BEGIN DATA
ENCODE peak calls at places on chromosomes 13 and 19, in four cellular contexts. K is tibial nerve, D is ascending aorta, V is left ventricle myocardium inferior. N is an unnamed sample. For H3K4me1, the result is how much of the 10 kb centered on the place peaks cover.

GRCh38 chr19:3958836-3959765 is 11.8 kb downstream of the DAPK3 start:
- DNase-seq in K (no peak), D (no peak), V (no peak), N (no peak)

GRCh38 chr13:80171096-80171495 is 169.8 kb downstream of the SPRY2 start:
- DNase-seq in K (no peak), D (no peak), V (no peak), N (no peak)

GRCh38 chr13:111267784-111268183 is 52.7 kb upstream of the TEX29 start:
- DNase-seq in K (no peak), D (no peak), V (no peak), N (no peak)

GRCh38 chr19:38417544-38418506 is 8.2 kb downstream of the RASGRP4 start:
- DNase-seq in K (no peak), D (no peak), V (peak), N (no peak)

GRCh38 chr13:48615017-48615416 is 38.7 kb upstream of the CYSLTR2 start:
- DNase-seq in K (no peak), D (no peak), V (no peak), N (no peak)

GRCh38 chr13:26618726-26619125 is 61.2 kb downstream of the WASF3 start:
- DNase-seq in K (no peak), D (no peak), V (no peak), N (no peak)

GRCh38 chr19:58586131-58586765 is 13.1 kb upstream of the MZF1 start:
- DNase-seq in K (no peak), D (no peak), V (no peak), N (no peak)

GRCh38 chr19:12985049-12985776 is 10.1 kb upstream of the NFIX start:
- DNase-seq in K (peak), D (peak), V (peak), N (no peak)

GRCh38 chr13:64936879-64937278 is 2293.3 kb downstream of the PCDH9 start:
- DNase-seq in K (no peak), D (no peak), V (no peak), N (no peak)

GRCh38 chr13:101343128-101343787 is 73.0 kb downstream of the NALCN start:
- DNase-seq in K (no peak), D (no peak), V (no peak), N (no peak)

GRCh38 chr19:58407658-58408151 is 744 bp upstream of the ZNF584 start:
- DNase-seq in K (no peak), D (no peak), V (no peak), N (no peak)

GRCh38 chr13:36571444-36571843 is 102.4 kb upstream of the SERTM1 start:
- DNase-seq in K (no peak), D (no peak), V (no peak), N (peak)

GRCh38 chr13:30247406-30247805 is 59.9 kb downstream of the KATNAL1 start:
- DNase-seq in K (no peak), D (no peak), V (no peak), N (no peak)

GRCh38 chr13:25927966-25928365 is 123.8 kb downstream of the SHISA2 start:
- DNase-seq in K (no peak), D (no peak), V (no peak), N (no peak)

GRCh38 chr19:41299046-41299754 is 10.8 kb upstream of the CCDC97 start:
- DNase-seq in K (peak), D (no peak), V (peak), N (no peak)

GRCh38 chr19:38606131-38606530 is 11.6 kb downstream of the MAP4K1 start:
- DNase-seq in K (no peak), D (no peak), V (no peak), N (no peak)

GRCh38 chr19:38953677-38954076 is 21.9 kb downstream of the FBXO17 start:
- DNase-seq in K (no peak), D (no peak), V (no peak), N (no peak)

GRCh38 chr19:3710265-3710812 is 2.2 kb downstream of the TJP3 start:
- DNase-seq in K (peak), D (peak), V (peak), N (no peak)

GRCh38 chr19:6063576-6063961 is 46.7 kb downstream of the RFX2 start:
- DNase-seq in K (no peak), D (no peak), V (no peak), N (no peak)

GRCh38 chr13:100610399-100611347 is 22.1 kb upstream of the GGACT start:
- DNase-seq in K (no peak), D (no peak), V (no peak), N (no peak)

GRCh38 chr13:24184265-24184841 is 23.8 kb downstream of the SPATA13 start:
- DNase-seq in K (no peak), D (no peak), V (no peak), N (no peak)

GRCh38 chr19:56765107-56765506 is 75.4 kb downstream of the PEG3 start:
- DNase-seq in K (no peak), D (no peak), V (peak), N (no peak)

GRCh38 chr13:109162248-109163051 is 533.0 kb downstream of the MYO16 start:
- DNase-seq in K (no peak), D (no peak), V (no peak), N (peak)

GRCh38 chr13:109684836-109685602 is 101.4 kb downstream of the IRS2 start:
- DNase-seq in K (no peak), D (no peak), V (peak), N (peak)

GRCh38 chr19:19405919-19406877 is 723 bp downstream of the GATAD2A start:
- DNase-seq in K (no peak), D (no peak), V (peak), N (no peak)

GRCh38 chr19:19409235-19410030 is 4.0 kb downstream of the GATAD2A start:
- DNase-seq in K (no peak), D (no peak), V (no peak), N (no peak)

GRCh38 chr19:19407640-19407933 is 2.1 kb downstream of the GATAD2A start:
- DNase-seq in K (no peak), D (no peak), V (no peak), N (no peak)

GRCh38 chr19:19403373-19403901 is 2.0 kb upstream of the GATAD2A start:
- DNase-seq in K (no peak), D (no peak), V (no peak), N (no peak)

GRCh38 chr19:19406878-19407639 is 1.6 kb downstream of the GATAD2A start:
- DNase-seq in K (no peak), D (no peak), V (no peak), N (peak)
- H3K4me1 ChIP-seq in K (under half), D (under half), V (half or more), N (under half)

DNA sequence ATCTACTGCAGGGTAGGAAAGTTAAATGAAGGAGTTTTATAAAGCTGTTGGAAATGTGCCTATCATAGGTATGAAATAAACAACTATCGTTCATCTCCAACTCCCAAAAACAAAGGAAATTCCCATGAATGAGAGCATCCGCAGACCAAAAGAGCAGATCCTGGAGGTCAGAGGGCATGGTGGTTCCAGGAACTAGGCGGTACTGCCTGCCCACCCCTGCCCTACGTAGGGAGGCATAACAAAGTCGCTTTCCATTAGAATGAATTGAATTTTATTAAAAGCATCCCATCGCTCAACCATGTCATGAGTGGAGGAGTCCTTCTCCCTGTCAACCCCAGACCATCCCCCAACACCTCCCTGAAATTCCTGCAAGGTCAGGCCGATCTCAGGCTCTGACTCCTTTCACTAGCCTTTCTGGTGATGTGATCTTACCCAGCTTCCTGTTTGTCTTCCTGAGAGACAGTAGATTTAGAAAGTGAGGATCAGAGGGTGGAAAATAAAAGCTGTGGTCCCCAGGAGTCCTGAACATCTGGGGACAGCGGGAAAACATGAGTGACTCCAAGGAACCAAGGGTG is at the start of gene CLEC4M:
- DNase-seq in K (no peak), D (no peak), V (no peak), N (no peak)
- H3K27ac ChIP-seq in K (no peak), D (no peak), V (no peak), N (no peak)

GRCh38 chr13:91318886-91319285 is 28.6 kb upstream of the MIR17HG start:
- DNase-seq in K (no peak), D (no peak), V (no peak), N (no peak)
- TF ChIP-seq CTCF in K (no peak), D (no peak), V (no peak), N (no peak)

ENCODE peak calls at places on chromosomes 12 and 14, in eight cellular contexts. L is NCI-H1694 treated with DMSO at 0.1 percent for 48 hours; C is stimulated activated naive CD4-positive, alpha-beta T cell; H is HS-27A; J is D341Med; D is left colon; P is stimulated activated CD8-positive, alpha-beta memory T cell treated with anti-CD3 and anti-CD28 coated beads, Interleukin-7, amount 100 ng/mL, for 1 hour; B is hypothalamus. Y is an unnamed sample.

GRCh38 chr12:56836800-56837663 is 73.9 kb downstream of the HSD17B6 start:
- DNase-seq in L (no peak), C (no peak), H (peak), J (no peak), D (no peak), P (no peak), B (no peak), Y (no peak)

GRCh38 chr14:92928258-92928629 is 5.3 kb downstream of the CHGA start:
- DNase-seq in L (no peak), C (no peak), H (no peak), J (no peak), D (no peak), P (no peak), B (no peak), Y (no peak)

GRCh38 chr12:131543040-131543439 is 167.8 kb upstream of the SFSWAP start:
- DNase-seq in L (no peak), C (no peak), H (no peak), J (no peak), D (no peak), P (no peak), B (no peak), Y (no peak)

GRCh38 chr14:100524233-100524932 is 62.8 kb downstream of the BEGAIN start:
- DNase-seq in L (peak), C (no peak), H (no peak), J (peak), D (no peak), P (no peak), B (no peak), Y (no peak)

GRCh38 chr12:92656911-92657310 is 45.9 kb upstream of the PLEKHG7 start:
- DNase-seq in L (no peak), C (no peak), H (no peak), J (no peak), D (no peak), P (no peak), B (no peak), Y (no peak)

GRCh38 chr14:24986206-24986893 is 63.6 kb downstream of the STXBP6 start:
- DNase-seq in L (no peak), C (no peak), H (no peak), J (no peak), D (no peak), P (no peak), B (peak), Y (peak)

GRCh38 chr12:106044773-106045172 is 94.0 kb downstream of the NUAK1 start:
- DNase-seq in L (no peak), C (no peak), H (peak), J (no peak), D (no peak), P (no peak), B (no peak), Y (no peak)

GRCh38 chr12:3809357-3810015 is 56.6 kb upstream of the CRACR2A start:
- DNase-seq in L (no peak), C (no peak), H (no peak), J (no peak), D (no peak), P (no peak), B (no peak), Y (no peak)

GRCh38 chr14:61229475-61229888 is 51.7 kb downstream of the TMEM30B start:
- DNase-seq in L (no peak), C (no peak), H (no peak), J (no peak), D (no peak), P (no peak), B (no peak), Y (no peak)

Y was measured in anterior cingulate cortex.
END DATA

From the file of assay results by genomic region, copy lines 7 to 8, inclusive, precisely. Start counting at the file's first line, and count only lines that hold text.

- DNase-seq in K (no peak), D (no peak), V (no peak), N (no peak)

GRCh38 chr19:38417544-38418506 is 8.2 kb downstream of the RASGRP4 start: